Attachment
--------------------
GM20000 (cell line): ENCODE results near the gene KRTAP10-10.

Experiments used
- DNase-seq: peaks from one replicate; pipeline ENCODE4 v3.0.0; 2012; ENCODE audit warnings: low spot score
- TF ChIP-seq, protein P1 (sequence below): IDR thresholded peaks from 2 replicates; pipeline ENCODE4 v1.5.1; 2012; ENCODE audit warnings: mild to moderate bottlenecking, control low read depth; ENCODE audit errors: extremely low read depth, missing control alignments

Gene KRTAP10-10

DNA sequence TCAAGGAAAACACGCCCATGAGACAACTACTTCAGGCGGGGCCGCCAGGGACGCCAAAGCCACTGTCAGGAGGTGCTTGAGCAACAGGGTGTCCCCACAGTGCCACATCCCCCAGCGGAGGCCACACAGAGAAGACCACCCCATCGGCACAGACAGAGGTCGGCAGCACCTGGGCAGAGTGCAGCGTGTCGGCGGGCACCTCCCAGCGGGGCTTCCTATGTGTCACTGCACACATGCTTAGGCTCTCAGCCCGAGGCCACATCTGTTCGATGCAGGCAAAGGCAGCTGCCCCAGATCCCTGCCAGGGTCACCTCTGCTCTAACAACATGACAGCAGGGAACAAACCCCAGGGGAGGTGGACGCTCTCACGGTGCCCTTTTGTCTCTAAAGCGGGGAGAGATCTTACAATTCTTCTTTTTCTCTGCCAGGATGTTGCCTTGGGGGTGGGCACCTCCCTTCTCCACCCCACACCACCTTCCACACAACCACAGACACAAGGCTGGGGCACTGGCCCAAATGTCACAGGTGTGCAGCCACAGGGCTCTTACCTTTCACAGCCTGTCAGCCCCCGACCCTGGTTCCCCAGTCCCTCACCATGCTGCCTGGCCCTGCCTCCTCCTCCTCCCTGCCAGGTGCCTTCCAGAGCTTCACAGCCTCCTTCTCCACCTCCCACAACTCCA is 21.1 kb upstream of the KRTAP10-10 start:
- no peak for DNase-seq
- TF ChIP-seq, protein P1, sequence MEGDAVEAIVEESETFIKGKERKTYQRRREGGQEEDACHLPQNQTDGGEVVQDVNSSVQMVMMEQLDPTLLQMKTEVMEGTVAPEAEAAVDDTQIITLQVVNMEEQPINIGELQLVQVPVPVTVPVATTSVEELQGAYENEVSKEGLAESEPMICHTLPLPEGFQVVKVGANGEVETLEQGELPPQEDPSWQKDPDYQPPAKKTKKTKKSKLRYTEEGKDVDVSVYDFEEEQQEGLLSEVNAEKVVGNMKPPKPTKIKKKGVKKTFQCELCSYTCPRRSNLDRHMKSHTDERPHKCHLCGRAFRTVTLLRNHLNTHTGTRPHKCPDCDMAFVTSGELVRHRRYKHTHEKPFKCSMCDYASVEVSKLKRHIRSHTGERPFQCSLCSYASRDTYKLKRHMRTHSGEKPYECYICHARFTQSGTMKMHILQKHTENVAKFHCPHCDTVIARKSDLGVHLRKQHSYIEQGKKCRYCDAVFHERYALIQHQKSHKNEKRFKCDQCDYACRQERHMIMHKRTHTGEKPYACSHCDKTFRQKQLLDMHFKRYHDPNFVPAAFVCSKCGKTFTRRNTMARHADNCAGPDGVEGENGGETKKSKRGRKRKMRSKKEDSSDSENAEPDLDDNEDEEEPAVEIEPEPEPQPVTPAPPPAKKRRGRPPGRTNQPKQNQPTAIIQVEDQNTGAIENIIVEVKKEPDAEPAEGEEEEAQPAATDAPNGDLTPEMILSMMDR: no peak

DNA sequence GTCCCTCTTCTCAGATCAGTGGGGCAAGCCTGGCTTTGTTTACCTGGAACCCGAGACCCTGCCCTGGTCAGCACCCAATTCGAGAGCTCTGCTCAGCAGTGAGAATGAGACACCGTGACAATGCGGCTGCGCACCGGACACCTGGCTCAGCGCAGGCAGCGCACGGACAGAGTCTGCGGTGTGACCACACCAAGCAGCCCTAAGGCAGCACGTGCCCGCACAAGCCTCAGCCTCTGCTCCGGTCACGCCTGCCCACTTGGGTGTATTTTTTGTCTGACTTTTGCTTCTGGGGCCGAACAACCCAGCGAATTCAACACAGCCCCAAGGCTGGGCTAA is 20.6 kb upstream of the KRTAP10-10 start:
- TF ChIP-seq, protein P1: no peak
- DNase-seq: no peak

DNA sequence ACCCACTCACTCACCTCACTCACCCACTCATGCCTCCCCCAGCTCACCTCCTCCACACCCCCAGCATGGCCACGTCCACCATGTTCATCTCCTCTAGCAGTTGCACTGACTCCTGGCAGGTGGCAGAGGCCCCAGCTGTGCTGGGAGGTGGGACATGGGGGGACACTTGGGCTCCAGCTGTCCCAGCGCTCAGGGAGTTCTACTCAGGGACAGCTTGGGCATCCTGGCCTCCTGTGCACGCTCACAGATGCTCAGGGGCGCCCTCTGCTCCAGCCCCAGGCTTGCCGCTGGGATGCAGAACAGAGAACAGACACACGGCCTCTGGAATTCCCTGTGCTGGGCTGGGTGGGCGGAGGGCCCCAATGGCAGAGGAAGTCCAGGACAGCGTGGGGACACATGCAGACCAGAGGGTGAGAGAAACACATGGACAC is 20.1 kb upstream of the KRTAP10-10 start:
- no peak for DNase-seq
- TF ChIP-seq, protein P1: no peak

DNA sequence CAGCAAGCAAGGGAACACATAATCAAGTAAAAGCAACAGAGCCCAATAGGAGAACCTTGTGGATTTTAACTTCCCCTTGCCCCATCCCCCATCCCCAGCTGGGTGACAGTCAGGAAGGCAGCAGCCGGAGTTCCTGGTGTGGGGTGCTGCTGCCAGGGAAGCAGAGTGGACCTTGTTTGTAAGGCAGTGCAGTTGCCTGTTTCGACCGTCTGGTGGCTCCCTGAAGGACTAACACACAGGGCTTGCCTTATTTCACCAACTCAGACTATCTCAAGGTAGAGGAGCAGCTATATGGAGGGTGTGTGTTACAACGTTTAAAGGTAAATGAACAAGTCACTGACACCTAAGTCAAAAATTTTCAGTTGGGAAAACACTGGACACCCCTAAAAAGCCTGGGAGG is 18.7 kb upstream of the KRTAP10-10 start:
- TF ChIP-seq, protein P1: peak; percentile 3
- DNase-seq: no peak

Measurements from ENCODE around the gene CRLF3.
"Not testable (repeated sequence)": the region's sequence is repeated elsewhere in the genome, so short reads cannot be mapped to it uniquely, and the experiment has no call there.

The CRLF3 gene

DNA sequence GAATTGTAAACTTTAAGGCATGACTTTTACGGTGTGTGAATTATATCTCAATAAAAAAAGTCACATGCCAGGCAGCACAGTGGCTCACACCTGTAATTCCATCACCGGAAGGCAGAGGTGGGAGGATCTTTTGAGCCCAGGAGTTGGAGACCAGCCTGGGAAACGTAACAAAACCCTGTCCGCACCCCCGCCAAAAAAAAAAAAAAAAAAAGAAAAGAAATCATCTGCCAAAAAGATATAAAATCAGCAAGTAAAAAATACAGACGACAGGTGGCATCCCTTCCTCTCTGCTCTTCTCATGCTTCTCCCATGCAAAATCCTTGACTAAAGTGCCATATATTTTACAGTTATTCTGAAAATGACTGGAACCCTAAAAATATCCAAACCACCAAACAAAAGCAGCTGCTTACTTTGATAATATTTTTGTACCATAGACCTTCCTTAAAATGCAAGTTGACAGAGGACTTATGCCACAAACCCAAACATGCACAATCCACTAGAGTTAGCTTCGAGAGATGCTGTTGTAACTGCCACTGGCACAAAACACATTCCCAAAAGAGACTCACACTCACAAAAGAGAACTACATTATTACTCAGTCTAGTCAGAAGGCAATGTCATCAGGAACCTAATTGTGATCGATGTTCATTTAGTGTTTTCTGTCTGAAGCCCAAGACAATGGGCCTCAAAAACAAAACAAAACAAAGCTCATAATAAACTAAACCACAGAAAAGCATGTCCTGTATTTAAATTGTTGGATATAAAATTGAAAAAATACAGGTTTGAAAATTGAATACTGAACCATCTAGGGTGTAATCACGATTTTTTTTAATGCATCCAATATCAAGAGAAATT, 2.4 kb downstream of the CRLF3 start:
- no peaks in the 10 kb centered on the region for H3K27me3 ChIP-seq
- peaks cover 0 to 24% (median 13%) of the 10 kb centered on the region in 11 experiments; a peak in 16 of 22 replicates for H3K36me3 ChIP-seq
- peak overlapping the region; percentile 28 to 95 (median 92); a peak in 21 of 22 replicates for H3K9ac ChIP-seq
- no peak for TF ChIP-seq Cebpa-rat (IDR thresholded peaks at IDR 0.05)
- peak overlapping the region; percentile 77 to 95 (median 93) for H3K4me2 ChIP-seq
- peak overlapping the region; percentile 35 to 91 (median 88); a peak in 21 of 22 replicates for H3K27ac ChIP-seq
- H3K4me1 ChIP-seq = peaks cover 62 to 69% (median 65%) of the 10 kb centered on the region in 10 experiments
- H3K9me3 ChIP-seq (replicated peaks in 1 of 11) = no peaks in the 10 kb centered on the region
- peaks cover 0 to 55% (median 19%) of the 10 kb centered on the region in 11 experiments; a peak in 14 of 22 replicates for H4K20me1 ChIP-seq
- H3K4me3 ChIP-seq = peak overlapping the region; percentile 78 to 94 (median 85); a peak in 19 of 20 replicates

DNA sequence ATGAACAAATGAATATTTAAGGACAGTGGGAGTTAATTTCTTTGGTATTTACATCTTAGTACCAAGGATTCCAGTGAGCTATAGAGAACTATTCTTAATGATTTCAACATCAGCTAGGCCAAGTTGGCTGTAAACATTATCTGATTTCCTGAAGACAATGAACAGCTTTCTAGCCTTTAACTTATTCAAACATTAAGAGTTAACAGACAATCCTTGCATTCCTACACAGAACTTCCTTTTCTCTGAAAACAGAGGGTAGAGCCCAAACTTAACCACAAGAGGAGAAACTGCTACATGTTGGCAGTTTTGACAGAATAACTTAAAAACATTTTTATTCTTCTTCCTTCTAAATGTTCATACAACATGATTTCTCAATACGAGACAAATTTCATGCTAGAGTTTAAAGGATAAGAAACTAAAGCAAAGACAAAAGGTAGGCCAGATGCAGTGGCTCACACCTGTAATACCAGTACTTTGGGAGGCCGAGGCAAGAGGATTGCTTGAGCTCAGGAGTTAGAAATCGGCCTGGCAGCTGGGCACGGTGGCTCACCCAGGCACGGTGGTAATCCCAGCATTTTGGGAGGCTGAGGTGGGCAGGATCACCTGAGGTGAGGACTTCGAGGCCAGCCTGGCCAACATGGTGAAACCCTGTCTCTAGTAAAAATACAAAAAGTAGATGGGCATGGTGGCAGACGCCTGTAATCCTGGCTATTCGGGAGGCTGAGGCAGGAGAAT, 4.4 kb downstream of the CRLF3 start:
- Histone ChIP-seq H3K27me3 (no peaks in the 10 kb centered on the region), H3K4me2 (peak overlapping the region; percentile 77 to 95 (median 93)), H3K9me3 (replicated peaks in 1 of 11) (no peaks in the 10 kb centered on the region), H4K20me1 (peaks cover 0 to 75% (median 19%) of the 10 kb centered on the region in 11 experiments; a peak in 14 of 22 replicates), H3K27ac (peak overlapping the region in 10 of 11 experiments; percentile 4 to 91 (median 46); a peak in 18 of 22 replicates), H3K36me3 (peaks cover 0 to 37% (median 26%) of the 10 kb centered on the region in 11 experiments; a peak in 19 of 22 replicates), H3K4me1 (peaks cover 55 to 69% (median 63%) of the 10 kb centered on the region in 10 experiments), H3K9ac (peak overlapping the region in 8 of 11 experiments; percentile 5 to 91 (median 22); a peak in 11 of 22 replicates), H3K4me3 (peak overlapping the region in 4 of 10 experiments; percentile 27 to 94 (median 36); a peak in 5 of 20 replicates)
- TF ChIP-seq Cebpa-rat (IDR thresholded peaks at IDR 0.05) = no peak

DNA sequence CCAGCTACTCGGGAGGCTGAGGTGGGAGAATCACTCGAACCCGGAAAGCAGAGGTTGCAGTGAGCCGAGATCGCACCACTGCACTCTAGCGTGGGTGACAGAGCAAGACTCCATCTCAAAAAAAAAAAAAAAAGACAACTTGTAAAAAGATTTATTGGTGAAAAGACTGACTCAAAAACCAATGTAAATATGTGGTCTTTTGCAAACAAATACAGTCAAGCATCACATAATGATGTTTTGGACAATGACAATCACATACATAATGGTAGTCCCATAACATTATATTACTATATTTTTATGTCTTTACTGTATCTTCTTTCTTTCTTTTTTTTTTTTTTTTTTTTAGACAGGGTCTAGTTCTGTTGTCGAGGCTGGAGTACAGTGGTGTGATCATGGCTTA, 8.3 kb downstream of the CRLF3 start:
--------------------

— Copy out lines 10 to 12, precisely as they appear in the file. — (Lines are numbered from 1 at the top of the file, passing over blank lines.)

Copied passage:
- TF ChIP-seq, protein P1: no peak
- DNase-seq: no peak

DNA sequence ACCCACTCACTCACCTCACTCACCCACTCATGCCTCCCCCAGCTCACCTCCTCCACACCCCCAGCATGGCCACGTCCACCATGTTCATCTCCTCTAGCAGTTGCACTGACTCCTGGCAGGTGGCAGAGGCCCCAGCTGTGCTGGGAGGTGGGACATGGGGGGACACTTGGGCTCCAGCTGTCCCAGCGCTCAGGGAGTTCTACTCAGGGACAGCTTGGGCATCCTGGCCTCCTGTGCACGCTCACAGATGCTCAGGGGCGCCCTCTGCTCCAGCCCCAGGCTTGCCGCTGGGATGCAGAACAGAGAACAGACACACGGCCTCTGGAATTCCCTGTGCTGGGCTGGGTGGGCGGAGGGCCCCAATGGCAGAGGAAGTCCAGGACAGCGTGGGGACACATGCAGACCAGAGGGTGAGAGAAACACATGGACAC is 20.1 kb upstream of the KRTAP10-10 start: